Though the automatic rifle has changed, the role of the automatic rifleman has not since its conception circa World War I. The automatic rifleman supports the infantry squad in the offense and defense. The M249 AR provides accurate fire approaching that of the rifle yet gives the heavy volume of fire common to a machine gun. The automatic rifle is a squad leaders weapon.
In the offense, the automatic rifle contributes primarily to the maneuver element. That is, it gives the squad leader the fires of "ten soldiers" for the close-quarter fight. Depending on the tactical situation, it may also be used in the base-of-fire element.
a. Maneuver Element. The squad undertaking the assault brings its
automatic rifles with it to provide additional firepower. These weapons are
fired either from the bipod or in an assault mode from the hip or underarm
position. They target any enemy automatic weapons anywhere on the
squad's objective. Once the enemy automatic weapons have been destroyed,
or if there are none, the automatic riflemen distribute their fire over that
portion of the objective that corresponds to their team's positions. In terms
of engagement ranges, the automatic rifles in the assault engage from within
the last 300 meters and most probably at point-blank ranges.
b. Base-of-Fire Element. Automatic rifles organic to the squad may augment the fires of the machine gun in the base of fire. In this case, the platoon sergeant positions and controls the fires of the automatic riflemen. Automatic rifle targets include key enemy weapons not covered by machine gun fire or groups of enemy targets either on the objective or attempting to reinforce or counterattack. In terms of engagement ranges, automatic rifles in the base-of-fire element may find themselves firing at targets anywhere from 800 meters to within the last 300 meters where the assault takes place. These ranges do not reflect a hard rule, simply a practical average. The nature of the terrain and desire to achieve some stand-off leads the platoon leader to the correct tactical positioning of the base-of-fire element. If automatic rifles are employed as part of the base of fire, then that element must be within 800 meters.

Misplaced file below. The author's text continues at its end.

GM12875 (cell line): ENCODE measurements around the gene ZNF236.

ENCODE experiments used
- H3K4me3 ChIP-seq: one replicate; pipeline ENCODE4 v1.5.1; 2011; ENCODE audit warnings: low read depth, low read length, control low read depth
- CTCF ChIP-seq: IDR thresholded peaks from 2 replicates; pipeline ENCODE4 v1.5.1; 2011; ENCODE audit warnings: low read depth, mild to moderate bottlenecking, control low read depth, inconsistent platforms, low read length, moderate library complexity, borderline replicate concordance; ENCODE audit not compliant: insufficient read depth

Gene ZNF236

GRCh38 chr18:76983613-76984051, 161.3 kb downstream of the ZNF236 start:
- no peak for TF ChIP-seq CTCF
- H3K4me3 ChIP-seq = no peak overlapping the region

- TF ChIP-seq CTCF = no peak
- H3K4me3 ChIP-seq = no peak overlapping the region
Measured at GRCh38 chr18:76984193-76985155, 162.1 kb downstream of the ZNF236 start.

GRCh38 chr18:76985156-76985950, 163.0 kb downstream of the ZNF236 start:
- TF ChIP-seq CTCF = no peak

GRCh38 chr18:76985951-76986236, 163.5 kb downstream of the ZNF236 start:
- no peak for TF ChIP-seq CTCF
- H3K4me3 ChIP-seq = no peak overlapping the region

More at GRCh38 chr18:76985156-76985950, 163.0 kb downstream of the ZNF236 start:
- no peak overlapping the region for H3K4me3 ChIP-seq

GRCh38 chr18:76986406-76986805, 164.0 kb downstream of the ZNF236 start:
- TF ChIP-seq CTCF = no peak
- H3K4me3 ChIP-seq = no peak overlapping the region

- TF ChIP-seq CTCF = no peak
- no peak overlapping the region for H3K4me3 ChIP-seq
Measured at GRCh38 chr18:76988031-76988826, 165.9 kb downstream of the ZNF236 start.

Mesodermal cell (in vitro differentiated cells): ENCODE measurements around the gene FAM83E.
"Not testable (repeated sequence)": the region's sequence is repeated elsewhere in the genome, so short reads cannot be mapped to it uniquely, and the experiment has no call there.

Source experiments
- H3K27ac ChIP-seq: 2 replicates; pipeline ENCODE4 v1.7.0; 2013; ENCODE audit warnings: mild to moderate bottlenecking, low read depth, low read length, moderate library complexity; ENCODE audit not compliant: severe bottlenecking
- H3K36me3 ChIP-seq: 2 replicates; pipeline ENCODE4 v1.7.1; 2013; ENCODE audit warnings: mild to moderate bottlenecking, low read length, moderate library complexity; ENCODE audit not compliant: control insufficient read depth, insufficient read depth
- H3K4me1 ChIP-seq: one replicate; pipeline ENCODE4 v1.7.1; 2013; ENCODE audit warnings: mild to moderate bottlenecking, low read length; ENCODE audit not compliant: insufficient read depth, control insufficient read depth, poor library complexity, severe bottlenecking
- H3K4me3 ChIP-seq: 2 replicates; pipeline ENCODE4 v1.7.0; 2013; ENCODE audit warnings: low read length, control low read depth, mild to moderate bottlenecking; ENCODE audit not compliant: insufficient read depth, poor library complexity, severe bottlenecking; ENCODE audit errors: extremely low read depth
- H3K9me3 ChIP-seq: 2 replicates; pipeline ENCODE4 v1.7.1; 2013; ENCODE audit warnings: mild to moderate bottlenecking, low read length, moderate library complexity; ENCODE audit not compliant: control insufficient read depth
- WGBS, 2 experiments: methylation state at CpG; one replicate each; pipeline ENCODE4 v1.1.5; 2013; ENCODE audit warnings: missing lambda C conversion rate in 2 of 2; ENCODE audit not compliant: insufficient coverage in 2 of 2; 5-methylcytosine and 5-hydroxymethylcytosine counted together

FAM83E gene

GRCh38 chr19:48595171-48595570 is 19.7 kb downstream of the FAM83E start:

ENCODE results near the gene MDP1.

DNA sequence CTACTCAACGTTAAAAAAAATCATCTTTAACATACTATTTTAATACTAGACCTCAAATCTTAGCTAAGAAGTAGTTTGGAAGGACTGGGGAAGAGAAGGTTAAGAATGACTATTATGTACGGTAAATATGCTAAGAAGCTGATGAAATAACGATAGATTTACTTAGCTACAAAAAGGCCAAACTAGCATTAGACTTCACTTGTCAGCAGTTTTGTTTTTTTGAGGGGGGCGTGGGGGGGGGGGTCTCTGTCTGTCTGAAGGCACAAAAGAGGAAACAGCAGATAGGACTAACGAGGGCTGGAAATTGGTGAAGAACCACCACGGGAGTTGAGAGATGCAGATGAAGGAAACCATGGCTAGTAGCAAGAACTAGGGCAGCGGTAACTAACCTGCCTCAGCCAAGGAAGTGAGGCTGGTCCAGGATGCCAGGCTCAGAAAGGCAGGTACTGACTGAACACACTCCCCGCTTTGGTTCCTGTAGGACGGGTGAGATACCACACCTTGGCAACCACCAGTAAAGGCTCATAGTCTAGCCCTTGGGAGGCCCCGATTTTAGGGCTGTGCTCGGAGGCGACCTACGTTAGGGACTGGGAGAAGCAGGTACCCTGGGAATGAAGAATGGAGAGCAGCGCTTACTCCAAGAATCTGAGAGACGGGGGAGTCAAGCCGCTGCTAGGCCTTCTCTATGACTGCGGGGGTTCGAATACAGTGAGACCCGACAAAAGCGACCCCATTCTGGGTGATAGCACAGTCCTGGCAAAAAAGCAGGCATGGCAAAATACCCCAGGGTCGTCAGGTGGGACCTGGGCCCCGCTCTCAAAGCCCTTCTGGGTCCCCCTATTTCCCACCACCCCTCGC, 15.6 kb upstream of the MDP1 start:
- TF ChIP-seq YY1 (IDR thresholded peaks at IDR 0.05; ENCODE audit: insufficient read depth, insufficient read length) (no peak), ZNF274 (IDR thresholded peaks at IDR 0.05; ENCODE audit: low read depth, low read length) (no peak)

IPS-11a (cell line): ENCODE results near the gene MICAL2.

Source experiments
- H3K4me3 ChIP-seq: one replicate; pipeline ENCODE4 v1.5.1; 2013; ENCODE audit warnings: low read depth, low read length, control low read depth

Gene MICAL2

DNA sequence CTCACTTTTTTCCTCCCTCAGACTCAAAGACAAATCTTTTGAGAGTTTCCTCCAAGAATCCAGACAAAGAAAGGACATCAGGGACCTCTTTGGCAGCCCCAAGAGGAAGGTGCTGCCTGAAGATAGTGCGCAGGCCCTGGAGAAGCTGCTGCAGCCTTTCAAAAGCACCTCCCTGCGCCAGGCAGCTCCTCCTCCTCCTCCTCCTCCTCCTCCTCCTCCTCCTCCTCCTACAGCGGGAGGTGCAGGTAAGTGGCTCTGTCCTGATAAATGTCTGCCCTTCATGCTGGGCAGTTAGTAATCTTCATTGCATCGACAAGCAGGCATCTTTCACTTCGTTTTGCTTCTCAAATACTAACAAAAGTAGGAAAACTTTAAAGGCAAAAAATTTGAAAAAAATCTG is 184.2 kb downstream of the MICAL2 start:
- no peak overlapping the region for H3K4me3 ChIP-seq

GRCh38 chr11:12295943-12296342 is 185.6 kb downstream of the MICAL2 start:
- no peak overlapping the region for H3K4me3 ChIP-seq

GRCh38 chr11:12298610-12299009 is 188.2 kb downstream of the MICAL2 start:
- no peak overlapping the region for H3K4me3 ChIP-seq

c. Task Organization of Automatic Rifles. The organization of the squad into two fire teams does not prevent the squad leader from organizing his automatic rifles to conform to a specific situation. For example, when assaulting, he may require more firepower than can be provided by one team. He may designate the automatic rifles and one fire team leader to establish a base of fire, while he continues the assault with the remainder of the squad. However, such an organization takes time to accomplish and reduces both the squad's flexibility and its on-hand firepower in the assault.
The dismounted infantry defense centers around the platoon's machine guns. The platoon leader sites the rifle squad to protect the machine guns against the dismounted assault of an enemy formation. The automatic rifle provides the requisite range and volume of fire to cover across the squad front in the defense. The squad leader sites each of his automatic rifles to cover the entire squad sector or cover an overlapping sector with the other automatic rifle. Automatic rifles can augment platoon and company machine gun fire out to the maximum ranges. The engagement range of a squad leader's weapon may extend from the last 300 meters where the enemy began his assault to point-blank range. Automatic rifle targets include enemy automatic weapons and command and control elements.
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